I had been home on leave and asked my father (Air Force) if he could line me up with a ride on one of his airplanes back to my home port on the east coast. He had nothing available, but he arranged for me to catch a Marine Corps R5D going that direction.
I should have been prepared for an adventure, since my interactions with the Marine Corps had always tended to be interesting. (For instance...) For their part, the Marines were delighted to be giving a ride to the Navy, instead of the usual vice versa.
The pilot, a lieutenant who looked to be about twelve years old, came back and asked if any of his passengers was less than 21 years old. I asked him if they were going to be serving drinks, which he didn’t think was as funny as I thought it was. Officers frequently didn’t think I was as funny as I thought I was.
Turned out I had sort of stepped on his humor, because his next line, after a couple of guys raised their hands, was, “Well then this airplane is older than you are. I will now instruct you in the proper use of a military parachute.” Real confidence builder. We were not required to put the parachutes on, merely to know how to use them.
The takeoff was uneventful, as was the flight until somebody looked out the window and observed that one of the propellers was not turning. There was a considerable amount of alarmed discussion among the passengers, who were all Marine Corps other than me, until I was able to reassure them that I grew up in the Air Force, knew something about airplanes, and this airplane could do just fine with three engines.
A bit later one of the Marines came over to me and said quietly, so as not to alarm anyone else, that, “One of the engines on this side is smoking. Is that bad?” I allowed that it might be and he wondered if the pilot knew about it. By that time some others had noticed it and, of course another fairly lively discussion ensued. I was not able to be quite as reassuring this time, and finally I was deputized to go forward and check with the pilots.
The pilot, in fact, did not know about it since he was asleep. The copilot was reading a book. I tapped the copilot on the shoulder and told him about the smoking engine and he told me to tell the pilot. I pointed out that the pilot was asleep and he said to wake him up. Enlisted men, even petty officers, hate waking up a sleeping officer, and I wanted to tell him to wake up the pilot himself, but...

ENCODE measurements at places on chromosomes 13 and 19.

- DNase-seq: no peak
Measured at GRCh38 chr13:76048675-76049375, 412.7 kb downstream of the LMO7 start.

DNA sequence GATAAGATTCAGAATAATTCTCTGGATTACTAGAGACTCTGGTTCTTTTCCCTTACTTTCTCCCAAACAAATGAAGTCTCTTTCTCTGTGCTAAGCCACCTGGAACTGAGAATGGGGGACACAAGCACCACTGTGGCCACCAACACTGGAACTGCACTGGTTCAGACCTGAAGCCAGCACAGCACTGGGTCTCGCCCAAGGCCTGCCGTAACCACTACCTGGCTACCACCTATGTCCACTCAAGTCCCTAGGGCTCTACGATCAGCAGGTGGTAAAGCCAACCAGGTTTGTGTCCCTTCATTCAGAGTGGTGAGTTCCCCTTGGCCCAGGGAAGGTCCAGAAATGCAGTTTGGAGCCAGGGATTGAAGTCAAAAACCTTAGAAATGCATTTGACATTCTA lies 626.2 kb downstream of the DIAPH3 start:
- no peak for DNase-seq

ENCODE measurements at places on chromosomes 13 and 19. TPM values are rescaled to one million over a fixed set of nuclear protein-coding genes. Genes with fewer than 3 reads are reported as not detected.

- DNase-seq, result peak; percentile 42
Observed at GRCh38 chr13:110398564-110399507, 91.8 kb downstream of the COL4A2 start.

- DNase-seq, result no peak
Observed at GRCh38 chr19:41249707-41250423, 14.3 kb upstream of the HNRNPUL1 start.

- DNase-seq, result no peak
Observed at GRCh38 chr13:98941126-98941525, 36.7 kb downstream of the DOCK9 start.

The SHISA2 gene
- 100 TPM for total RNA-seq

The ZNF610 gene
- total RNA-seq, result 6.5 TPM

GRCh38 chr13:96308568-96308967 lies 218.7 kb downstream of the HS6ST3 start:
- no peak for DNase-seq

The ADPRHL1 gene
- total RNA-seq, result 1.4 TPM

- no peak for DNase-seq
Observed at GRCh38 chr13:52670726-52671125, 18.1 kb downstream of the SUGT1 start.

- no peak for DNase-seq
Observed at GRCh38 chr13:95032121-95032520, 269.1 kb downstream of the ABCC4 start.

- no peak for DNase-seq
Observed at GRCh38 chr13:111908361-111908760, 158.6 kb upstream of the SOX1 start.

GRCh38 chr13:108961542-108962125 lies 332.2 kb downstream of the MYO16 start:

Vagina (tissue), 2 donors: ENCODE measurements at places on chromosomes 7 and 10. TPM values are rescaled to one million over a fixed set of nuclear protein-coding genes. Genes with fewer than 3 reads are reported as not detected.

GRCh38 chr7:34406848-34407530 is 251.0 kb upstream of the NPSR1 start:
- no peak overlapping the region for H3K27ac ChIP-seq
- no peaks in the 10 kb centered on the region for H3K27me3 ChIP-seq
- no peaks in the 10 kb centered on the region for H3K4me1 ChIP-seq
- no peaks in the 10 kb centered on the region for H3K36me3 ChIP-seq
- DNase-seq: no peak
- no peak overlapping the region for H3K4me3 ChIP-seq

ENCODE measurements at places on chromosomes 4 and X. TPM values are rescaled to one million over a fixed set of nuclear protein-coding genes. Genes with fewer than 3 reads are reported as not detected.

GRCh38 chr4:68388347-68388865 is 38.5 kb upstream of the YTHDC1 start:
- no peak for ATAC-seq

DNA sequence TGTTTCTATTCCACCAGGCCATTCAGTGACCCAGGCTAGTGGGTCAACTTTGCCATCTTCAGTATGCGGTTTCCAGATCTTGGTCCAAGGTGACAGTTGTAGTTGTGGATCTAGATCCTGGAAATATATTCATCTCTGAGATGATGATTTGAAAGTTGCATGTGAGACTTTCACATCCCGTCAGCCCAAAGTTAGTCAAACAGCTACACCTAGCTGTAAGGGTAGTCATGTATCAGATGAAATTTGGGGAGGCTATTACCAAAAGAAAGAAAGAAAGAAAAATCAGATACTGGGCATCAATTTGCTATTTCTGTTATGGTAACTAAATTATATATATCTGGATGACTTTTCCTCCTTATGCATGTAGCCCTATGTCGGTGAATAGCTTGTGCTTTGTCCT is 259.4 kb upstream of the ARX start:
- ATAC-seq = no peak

The pilot, after he woke up and I told him, asked the copilot if he had seen it, and the copilot said no. So the pilot told the copilot to take a look, since the engine in question was on his side. I was thinking we were in kind of deep shit if these two clowns were all we had to fly the plane.
The copilot half stood as he turned and looked back at the wing, studied it a moment and then sat back down. Then he looked at me for some reason, not the pilot, and said, “That’s not smoke, that’s fuel.” That sounded a little alarming to me, much more so when the pilot said with a distinct note of alarm, “Shit, we’re leaking fuel?”
I asked the copilot, who had confirmed that we were leaking fuel, if that was as bad as it sounded and he replied, “Well, it would be worse if it catches fire.”
That, frankly, had not occurred to me, and the idea sort of freaked me out, but the flight crew appeared to think it was pretty unlikely because they were not doing much of anything other than having a languid conversation about whether or not they should or should not a) shut down the engine and b) hit the engine with the fire extinguisher.
They finally decided to do both which, of course, resulted in a huge cloud of white smoke from the engine. The passengers in back could hardly fail to miss that, and they didn’t, because when I left the flight deck and rejoined them everyone was frantically strapping on parachutes.
I was actually tending to be pretty much as freaked out as they were, but I had seen how unconcerned the pilots were, and I did know that this plane could go a very long distance on two engines. So I wasn’t putting on a parachute.
An officer commented about my lack of parachute and admitted that, while he could not actually order me to put one on, he really thought I should do so. I told him, “Sir, I am getting off of this airplane when it is on the ground, or when the pilot gets out, whichever comes first.” Like most officers, he had no sense of humor and didn’t think that was funny.
After a while the pilot came back to update us, and when he saw everyone (well, almost everyone) wearing parachutes he broke out laughing. “Where are you guys going?” he hooted, “I don’t know about you, but I’m going to Norfolk.”
He went on to tell us that, while the R5D could not take off with two engines, it could easily fly across the country with two. “If we lose another engine,” he told us, “I might start looking for a soft spot to put her down, but as long as we have two turning we can go wherever we want to go.”
Which we did, landing quite safely and (him being a Marine pilot) nose wheel first in Norfolk.